Diabetes Mellitus (DM) is a widespread metabolic disorder that has significant adverse effects on vital organs (Kumar et al., 2009). DM also has damaging effects on male sexual function, resulting in impotency, reduced libido, and sterility arising from reduced insulin secretion (Cai et al., 2014). Hyperglycemia in DM-impaired protein function causes histopathological changes in the germinal gonads such as prostate and epididymis (Soudamani et al., 2005a; Agarwal et al., 2006).

The prostate is an accessory genital gland found only in mammals. In rats, the prostatic epithelium consists of two cell types, viz. the Basal and Acinar or Principal cells that are vulnerable to damage in DM (Soudamani et al., 2005a). Over the long term, large amounts of free radicals generated in DM can cause damage to body tissues (Sujatha & Shalin, 2012).

Insulin plays a key role in the body’s metabolism. Accordingly, insulin is one of the most widely used drugs in the treatment of diabetes (Rossetti et al., 1987) in spite of some inherent disadvantages. For example, the drug has a relatively short shelf life and needs to be stored at a low temperature. It cannot be administered orally and fatal hypoglycemia can result from over-dosage. For these reasons, researchers have been trying to find suitable alternatives to insulin using synthetic and plant resources (Hosseyni et al., 2012; Mazloom et al., 2013).

Garden cress or GC (Lepidium sativum) that belongs to the family Cruciferae is an annual plant that grows to 30 cm high. This plant is a rich natural source of flavonoids, coumarins, sulphur glycosides, triterpenes, sterols, and various imidazole alkaloids (Eddouks et al., 2005; Haddad-Kashani et al., 2012; Sharrif-Moghaddasi et al., 2012). There is a lack of information about the effect of GC seed extracts on DM, especially regarding the effect on the ventral lobe of the prostate. Complications of DM have resulted in high medical costs incurred by the Iranian government, and this is among the reasons for our undertaking a study designed to appraise the protective effect of an alcoholic seed extract of GC on histopathological changes of the ventral lobe of the prostate gland of STZ-induced diabetic rats.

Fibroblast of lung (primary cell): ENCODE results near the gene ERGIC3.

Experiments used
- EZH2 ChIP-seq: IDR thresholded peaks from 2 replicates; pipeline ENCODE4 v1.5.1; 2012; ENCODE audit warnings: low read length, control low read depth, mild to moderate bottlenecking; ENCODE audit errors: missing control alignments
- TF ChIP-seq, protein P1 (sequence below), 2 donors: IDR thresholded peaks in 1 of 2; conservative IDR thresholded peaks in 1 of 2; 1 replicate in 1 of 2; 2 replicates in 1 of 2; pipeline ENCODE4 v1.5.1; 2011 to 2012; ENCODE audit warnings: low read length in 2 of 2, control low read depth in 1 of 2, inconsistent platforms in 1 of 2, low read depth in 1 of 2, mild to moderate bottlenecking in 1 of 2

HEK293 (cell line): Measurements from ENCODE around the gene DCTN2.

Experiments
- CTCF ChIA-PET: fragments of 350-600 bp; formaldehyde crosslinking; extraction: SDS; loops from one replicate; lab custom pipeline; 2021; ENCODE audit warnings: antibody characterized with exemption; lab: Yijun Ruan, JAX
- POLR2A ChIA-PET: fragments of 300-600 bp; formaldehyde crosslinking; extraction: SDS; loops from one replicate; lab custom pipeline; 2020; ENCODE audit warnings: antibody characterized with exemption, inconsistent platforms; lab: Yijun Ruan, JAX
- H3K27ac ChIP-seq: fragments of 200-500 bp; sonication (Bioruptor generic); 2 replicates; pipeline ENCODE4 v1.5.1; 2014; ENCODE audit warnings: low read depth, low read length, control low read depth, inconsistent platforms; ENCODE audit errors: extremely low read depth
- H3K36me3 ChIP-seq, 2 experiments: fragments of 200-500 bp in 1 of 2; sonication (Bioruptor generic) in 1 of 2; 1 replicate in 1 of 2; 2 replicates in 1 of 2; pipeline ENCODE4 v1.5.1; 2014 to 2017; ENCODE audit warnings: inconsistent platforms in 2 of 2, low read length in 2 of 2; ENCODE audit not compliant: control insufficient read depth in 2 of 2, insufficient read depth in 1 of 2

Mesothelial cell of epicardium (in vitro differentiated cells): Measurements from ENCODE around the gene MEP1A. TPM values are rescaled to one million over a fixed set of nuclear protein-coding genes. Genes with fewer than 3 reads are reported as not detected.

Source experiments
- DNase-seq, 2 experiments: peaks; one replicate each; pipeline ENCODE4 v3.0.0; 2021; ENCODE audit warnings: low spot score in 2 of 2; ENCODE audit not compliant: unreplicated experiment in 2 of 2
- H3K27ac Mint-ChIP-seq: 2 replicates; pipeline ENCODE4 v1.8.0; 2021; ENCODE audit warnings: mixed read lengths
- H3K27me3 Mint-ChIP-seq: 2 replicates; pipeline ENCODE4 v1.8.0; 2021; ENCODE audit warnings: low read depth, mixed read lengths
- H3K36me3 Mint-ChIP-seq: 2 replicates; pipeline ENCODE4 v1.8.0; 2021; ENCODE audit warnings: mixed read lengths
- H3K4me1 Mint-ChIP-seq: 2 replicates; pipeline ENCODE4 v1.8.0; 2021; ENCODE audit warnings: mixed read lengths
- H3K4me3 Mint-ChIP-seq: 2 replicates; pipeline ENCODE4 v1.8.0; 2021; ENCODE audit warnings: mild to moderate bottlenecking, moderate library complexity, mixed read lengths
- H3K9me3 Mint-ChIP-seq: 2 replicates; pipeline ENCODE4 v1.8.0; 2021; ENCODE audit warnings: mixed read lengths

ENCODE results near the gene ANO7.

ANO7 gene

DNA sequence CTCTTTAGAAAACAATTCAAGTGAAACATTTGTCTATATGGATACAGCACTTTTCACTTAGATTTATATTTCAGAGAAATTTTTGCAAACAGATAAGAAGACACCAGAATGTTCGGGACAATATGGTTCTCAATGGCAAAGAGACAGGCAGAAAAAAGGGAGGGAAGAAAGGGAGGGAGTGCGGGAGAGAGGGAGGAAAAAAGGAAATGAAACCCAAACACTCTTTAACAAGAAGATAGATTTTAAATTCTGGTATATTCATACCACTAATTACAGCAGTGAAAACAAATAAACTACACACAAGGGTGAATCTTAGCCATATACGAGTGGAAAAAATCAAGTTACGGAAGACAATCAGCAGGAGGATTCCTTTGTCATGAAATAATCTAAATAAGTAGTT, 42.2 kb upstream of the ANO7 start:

Induction of Diabetes. After an overnight fasting, rats were injected intraperitoneally (IP) with a single dose of 60 mg/kg body weight of streptozotocine (STZ‚ Sigma-Aldrich‚ USA. To prepare the solution, 10 mg of STZ was dissolved in 0.1 mL of 0.1 M citrate buffer‚ PH 4.5. Three days after STZ treatment‚ blood glucose level was measured by an Easy glucometer (Beurer GL40‚ Hungary). Rats with polyuria and blood sugar levels exceeding 250 mg/dl were considered diabetic (Soudamani et al., 2005b).

Garden cress (GC) seed extract. GC seeds were obtained from Barij Essence Company in Kashan‚ Iran. To prepare the alcoholic extract, 500 g of GC seeds were ground and mixed completely in 96 % ethanol for 24 hours. The mixture was filtered and ethanol was added before standing for another 12 hours and filtered again. The resulting material was dried in a 50 °C oven. The dried extract was weighed and solutions of 200 and 400 mg/kg in distilled water were prepared.

Animal experiments. Fifty healthy adult male albino Wistar strain rats (Kashan University of Medical Sciences, Kashan, Iran) 8 weeks old and weighing 280-320 g were maintained in a temperature- controlled room with a 12h/12h light/dark schedule and provided with standard rat pelleted diet and water. The experiments were approved by the university’s Animal Research Committee.

Experimental design. Fifty rats were randomly categorized into five groups of ten animals. Group 1 comprised healthy animals that received 0.1 mL of saline by stomach gavage to reflect the effect of gavage on the animals. Group 2 consisted of diabetic rats that received no further treatment. In Group 3, diabetic rats received daily subcutaneous injections insulin (Sigma-Aldrich‚ USA), once in the morning (10 a.m., 2 U) and again in the afternoon (4p.m., 4 U) (Soudamani et al., 2005b; Pinheiro et al., 2011). Groups 4 and 5 comprised diabetic rats that received respectively 200 and 400 mg/kg of GC seed extract by stomach gavage for 28 days.

Tissue sample collection and processing. Four weeks and 24 h after the last dose of treatment, the animals were weighed and anesthetized with chloroform. Blood samples were collected from the heart ventricle for the measurement of the fasting blood sugar (FBS) level. The ventral lobe of the prostate gland was carefully dissected out‚ cleaned of adhering fats and connective tissues, and weighed. Samples were fixed in Bouin’s fluid for histological examination. The tissue samples were then processed (Shandon Eliot model) to prepare paraffin blocks. Histological sections (5 mm) were stained with Hematoxylin and Eosin (H&E) (Mohamadi et al., 2014).